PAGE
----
Ring War

Ring War

by Logan Robert Bingham

He's done it.

He didn't mean to, but he's done it anyway, and now there are a thousand children banished from their homes and world, and a scorched wasteland in place of a school. He's done it and he begins to fix it, to make the Loiju turn right, but then the Inidar comes, and it all goes down the drain.

He's in a new place now, a place

…  See more details below


He's done it.

He didn't mean to, but he's done it anyway, and now there are a thousand children banished from their homes and world, and a scorched wasteland in place of a school. He's done it and he begins to fix it, to make the Loiju turn right, but then the Inidar comes, and it all goes down the drain.

He's in a new place now, a place where he has to wage the Inidar's war against another god, a darker one. How can a boy fight a god? How can seven defeat the armies of Hell?

He runs as they chase him, and then before him comes a small, insignificant hamlet, tucked away deep in the woods. It is called Winde...

Product Details

Publish America
Publication date:
Product dimensions:
9.00(w) x 6.00(h) x 0.52(d)

Read an Excerpt

Rip bathes in the shadow of the tall, thin pines that surround him as he relaxes upon the soft, decaying needles of the forest floor and waits to die.  He waits, a few birds chirping, a lone stag crossing the golden meadow to his left, and as he waits his sharp brown eyes sweep back and forth across the squat, thinly treed hill adjacent from him. 

 His clothes are the plain, dull wool of a farmer�s, but he does not resent them in the least, for a farmer he is.  Besides, the forest is around him, inside him, and his clothes blend in beautifully with it, this orgy of death and life and everything in between all jumbled into one smoothly functioning reality that this cloth refuses to disrupt.  His boots are good sturdy leather, well-worn but good for another few years yet, rising to just below his knees.  Their soles are a softer leather than the rest of the boot, which strangers occasionally find disturbing, but they are silent, and he can climb and run faster than any man with wood nailed to his foot.  Then again, people from his own village often find the tops of his boots, turned down just below his knee, rather foolish;  why would a man want the his boots folded like that?  So water could get in, so they wouldn�t go as high?  So his feet would begin to rot?

 No, Rip would think as they said these things.  So that I can have two more knives with me, always, should you ever decide to forget that I am one of you.

 Movement on the hill sends Rip smoothly to his feet.  Two steps, rustles in the grass, and he is crouching behind a sapling pine, thick with branches to hide him, slender branches that wave in the faint breeze so that when he moves, another eye does not catch it.  Two steps, and Rip lowers himself to a crouch, becoming one with the forest, melting into the scenery.  Watching.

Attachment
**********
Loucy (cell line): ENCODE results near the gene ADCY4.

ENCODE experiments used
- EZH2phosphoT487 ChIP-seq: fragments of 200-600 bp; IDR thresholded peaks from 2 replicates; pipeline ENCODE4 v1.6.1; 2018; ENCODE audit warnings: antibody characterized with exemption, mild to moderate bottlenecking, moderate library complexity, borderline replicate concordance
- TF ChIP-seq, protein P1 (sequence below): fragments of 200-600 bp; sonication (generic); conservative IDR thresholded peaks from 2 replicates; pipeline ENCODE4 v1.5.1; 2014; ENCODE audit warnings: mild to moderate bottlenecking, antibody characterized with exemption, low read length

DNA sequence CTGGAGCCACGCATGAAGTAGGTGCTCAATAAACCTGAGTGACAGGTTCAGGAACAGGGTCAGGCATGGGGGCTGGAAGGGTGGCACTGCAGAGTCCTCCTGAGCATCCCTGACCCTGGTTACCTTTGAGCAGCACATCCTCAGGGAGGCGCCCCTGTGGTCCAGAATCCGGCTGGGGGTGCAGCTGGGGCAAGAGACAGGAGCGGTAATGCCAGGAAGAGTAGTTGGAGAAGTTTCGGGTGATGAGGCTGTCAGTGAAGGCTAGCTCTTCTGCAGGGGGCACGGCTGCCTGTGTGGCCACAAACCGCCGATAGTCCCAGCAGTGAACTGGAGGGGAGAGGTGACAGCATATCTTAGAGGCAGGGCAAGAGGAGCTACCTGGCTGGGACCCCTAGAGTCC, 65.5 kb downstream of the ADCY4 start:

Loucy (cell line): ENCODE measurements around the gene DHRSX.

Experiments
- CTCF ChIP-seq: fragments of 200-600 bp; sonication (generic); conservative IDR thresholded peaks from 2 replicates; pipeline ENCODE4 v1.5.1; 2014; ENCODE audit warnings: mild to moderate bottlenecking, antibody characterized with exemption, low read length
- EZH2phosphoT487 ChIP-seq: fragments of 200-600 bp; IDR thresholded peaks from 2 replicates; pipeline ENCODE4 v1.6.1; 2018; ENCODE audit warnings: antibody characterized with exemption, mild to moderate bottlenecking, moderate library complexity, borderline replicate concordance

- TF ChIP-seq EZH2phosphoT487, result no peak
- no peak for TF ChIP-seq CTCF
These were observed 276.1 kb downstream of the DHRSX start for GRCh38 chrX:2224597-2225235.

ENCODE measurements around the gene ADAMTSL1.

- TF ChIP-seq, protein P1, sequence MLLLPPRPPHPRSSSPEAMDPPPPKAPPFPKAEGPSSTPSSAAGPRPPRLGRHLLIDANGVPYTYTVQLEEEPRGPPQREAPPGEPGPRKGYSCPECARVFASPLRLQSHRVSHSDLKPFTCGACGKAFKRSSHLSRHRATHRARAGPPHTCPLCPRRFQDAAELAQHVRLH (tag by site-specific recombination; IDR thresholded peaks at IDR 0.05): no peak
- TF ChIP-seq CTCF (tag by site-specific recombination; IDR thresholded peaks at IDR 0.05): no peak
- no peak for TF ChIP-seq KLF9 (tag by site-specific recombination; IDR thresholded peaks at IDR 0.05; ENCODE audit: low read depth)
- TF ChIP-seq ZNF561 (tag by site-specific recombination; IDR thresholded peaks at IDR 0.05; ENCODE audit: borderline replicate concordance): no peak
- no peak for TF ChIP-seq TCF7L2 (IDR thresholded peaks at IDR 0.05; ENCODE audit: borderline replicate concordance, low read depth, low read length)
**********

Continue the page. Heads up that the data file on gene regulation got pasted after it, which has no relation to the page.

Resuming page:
Rip can�t keep a grim smile on his face as he does this, for this skill is one for which he has a fierce pride.  Because unlike everyone else in his village and everyone for twenty leagues around, which is the whole world to Rip, he wasn�t born with this.  He is crippled, because he cannot make himself invisible.  He cannot whisper to his skin and garb and expect it to change colors for him.  Rip has to hide, all by himself, with no help but the forest and the wind and his farmer�s wool, and he had to learn how to do it.  Twenty years of wandering the woods and stalking wildlife, and poor crippled Rip has no need of the Change.

 But they don�t know that.  His family and friends, the blacksmith, the thatcher and the innkeeper, they don�t know that Rip can hunt with them, can disappear as effectively as they.  As far as they are concerned, Rip is a man among gods, a dog walking on two legs.  But if he ever offends them, does something too terribly wrong, Rip is subject to their wrath.  Because he cannot call fire from the sky, or the wetness from a body, or any of the other things the rest of the world can. 

 Except Rip can hide very, very well, and he has an astonishing quantity of knives stashed about his person.

 And right now, Rip is about to save a life and die doing it.
 It had started at the festival last night.  One of the two involved was a stranger who had stayed with them for nearly a week now, an average looking man on an average looking horse, with a peculiar object dangling from his belt, but no one much noticed that; foreigners were allowed their little quirks.  Thor was his name, and he spoke the Aerlon accent as though he�d grown up here.

 The other was Iaabe, one of the loudest men in the village.  Too loud was the opinion of most, but Iaabe�s fires could burn through anyone�s Protection, and nobody thought quieting him down was worth the risk of raising the idea that Iaabe was less than perfect.